The major theme at the conference seemed to be around the use of open standards and open source to advance accessible computing for persons with disabilities. Firefox, recently endorsed by the National Federation of the Blind, was probably the hottest topic at CSUN. Firefox sessions were overflowing and the Mozilla Foundation had their own booth at the conference. Handouts at the Firefox booth evaporated withiin the first couple of days. What was most interesting is the accessibility ecosystem building around Firefox. Aside from the IBM announcement of its accessibility contribution to Firefox last year, a plethora of young talent was showing their Firerfox extensions. One such person, Charles Chen, is working on Fire Vox, a self-voicing browser
The clear message being that through open source accessibility can be advanced without waiting for proprietary solutions.
An Open Document Format Panel, led by Sun Micrososystems, was held on Thursday which included myself, Peter Korn, Sun's Accessibility Architect; Janina Sajka, principal of Capital Accessibility and chair of the Free Standards Group Accessibility Working Group; Myra Berloff, Director of the Massachusetts Office on Disability; Accessibility Architect & Strategist at IBM; Malte Timmermann, Technical Architect for OpenOffice.org. TV Worldwide and their AT 508 channel videotaped thes ODF Panel Session. The discussion covered:
- the definitions of open standards and open source
- Who uses ODF
- Who is working on its accessibility and the timeline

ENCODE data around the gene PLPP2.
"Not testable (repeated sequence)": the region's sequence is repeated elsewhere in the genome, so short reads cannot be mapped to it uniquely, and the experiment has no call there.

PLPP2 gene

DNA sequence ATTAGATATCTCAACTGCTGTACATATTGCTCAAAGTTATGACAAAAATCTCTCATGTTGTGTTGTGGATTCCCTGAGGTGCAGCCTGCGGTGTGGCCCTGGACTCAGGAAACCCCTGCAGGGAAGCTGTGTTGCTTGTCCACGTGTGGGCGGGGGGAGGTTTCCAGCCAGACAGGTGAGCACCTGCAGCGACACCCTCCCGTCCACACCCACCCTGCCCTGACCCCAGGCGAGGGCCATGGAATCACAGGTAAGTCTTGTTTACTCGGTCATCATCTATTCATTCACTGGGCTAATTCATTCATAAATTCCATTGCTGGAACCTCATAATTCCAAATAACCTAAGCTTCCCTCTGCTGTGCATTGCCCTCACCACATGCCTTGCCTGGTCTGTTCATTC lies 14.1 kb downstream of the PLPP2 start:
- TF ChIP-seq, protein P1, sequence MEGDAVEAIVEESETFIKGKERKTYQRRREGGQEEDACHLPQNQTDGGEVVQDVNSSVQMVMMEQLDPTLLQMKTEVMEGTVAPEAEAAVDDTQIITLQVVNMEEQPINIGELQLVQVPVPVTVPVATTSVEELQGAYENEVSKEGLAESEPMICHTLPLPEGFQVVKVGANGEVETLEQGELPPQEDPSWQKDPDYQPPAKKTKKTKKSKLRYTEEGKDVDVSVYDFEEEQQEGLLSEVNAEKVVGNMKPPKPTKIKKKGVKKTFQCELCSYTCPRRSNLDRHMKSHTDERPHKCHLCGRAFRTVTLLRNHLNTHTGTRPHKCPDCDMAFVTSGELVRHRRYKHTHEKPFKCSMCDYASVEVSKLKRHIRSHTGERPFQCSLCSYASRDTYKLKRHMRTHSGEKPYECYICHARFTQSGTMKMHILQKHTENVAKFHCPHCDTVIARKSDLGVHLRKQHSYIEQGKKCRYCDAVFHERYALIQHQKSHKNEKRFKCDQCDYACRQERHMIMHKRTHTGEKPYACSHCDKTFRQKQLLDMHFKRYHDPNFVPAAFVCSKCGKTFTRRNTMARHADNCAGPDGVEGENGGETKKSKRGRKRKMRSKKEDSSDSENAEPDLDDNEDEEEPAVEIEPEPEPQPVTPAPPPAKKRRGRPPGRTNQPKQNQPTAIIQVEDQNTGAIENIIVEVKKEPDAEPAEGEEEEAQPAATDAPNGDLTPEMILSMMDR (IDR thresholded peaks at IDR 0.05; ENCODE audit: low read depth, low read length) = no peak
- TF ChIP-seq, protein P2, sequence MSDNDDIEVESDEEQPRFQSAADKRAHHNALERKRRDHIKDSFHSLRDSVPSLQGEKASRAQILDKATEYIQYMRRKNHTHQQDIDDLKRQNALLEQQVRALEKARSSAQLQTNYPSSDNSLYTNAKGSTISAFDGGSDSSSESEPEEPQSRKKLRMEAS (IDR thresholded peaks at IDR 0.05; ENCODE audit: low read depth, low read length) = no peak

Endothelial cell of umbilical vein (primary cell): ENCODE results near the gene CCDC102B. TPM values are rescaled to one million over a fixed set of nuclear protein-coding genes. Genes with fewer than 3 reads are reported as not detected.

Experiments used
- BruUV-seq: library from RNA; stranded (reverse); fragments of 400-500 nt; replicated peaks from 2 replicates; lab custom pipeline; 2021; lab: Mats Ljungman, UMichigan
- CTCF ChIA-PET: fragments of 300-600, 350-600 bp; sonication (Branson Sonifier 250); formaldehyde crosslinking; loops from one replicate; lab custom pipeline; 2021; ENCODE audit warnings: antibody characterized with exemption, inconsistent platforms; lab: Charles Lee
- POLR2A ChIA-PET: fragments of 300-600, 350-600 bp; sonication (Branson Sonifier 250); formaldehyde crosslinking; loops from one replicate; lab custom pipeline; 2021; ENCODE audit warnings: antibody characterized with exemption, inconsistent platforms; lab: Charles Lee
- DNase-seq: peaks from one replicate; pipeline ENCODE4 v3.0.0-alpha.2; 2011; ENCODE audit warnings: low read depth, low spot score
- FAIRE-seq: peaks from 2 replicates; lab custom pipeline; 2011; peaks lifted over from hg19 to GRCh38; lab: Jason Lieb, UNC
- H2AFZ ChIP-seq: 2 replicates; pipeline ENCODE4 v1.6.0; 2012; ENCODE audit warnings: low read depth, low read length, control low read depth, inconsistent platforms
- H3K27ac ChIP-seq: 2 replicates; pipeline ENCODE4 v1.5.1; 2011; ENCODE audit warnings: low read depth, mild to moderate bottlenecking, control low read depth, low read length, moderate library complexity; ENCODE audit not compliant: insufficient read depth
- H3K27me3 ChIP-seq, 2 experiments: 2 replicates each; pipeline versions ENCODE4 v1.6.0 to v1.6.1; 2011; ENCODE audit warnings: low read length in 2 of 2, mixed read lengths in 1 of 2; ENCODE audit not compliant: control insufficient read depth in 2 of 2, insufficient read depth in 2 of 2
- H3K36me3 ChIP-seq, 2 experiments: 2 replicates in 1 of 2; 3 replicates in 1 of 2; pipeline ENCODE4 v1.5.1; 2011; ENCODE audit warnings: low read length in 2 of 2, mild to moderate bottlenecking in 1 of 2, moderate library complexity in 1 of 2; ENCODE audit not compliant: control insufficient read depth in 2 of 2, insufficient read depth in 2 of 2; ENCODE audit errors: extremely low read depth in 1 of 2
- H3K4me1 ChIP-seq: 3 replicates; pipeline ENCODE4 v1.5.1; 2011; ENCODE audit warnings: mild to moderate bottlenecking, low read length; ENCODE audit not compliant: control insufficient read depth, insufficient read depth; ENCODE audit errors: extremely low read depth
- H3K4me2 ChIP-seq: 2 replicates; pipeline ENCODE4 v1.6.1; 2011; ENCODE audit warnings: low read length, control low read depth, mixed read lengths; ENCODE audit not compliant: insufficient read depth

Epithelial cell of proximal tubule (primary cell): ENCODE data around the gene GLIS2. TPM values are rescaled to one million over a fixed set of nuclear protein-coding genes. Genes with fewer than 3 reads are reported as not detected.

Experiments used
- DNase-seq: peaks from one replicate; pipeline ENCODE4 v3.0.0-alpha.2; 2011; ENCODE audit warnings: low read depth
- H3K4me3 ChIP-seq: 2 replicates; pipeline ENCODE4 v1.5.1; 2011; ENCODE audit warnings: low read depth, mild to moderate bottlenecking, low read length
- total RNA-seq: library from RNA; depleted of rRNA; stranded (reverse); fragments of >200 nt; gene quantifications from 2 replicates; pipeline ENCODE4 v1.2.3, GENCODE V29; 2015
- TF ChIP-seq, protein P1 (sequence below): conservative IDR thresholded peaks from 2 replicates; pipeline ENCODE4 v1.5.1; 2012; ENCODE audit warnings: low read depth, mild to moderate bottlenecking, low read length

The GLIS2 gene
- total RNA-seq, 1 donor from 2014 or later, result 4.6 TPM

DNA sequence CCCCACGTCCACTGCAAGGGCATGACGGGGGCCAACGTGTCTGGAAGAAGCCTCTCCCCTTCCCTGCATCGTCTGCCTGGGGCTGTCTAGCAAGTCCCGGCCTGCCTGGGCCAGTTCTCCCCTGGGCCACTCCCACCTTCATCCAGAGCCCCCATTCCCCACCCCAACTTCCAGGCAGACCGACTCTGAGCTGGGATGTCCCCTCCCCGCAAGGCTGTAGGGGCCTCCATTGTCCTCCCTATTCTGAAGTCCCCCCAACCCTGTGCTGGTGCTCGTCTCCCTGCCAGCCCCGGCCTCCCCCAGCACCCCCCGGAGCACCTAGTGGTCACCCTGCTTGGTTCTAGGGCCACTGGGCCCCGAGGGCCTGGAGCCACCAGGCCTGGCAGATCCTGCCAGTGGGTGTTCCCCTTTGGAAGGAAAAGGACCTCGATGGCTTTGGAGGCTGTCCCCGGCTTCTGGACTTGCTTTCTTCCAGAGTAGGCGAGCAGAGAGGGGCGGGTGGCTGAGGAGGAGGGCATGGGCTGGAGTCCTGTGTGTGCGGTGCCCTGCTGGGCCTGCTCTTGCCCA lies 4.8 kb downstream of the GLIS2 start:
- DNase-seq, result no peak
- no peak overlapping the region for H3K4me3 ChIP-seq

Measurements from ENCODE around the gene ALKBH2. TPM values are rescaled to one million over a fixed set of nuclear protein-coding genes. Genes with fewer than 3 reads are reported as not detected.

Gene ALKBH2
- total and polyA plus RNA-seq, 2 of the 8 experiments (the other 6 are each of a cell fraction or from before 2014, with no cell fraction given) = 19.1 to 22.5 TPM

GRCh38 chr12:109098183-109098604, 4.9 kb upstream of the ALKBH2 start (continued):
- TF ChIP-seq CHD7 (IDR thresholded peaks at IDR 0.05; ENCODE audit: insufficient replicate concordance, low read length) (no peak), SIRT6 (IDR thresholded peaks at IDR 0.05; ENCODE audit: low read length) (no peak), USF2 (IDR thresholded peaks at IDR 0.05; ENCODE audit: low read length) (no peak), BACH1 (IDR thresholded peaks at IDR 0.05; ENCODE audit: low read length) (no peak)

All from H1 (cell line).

- Accessibility of ODF
- The history and future of ODF in the State of Mass.
Audience participation was excellent with a lot of very inciteful questions. What was clearly conveyed was that the events surrounding Massachussetts and ODF have been a positive transformation for both the commonwealth and the industry. Through a rapidly emerging open standard we are having very visible transformation around the awareness of the need for accessibility and the opportunity to "raise the bar" on accessibility through an open standard.
Becky Gibson led a presentation on AJAX accessibility which made use of the Dynamic Web Accessibility standards work in progress at the W3C. It showed how IBM's leadership helped is helping to drive new opens standards which will drive not only the accessibility of applications like AJAX but also improve the overall accessibility and usability of the web. While IBM initiated the work early adopters showed other early adopters, like Victor Tsaran at Yahoo, who is developing new web componentry that will improve the overall usable access to the Yahoo site. Like the Firefox session, lead by Aaron Leventhal and Glen Gordon (Freedom Scientific), the Yahoo DHTML session was overflowing.
Linux accessibility was gaining momentum as well. Both Sun and IBM demonstrated early versions of their screen readers (Orca and LSR on Linux. George Kraft (IBM) demonstrated IBM's pre-alpha open source screen magnifier, called gScope. Myself and George Kraft gave a presentation on the IBM Linux Accessibility Project which covered how IBM was contributing code to the open source community to fill gaps in the Gnome Accessibility Project; API extensions to the Free Standards Group; and enablement to Firefox. Sun continues to lead the Gnome Accessibility Project effort and IBM is joining the effort to accelerate its readiness for end user adoption.This would not be possible without open standards and open source contributions.
While the theme of "open" stole the show I was very pleased at some of the advancements on Windows Vista. It appeared that many of the key AT vendors were running on Vista. Screen Reader access to Vista used, primarily, a combination of MSAA and screen scraping to read the desktop. What was most impressive about Vista was its voice recognition support. It was the best demonstration I have ever seen on Windows of voice recogniation navigation and dictation. Although this is a demo, if it is good as they showed, my hat is off to Microsoft for doing a superb job of helping users with mobility impairments through quality voice recognition.[Read More]